Thursday, March 3, 2011

Treading water, in a river

Just a reminder: America is getting richer, but many available consumption bundles are also constantly disappearing. Generally the disappearing bundles are ones that most people don't really want, but there's no economic law that says you have to be getting better off, even if you're one of the people getting richer.

For example, you can't just decide you're happy with your current computer and internet connection, and keep them forever. In 10 years they won't be selling the computer, they may not be selling the internet speed, and even if they were, computer programs and the internet would expect more from you anyway, diminishing your ability to function normally. Sites and programs want to run smoothly, but they also want to have more advanced features, and the minimum system requirements bar is raised as more people become equipped to clear it. You can't continue to consume the "same old" websites when they just don't exist in the same old form any more.

This is somewhat speculative, but my computing experience seems to actually get worse for the last couple years prior to getting a new laptop, even controlling for actual hardware or software degrading within my computer. It's a bit like treading water, in a river. And rivers go downhill.

In a similar vein, when we hear about people in less fortunate parts of the world living on a dime a day, we tend to react by imagining what it would be like if we lived on a dime a day, in America. But even adjusting for purchasing power, that's not quite the right comparison because we actually can't buy the things here that they can buy for a dime. As we got richer, we abandoned a lot of bundles that most people no longer wanted, because they were no longer living on a dime a day. For instance, if you were sufficiently poor, you might be willing to trade regular food for a greater amount of lower-quality (less tasty, say) food. But perhaps sufficiently low-quality food is no longer readily offered in stores here, because so few people want it. And if you want to trade guaranteed high-quality hospital access for more food, forget it! You can't just sell off your American right to walk into any American-quality ER in the event of an accident. (more food, lower-quality health care) is just not a feasible bundle here.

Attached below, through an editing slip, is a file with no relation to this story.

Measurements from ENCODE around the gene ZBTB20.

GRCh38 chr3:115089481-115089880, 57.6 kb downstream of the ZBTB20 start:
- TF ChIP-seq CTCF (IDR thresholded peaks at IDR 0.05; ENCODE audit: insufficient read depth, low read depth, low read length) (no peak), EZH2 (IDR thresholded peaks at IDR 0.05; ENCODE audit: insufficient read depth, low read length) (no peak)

Minority preferences are always at risk of going unserved. If you were looking to give them a welfare boost, I wonder if there could be an advantage to the approach of trying to cater to their preferences rather than giving them a transfer that changed their minority status?

Tangentially related: Tiebout sorting

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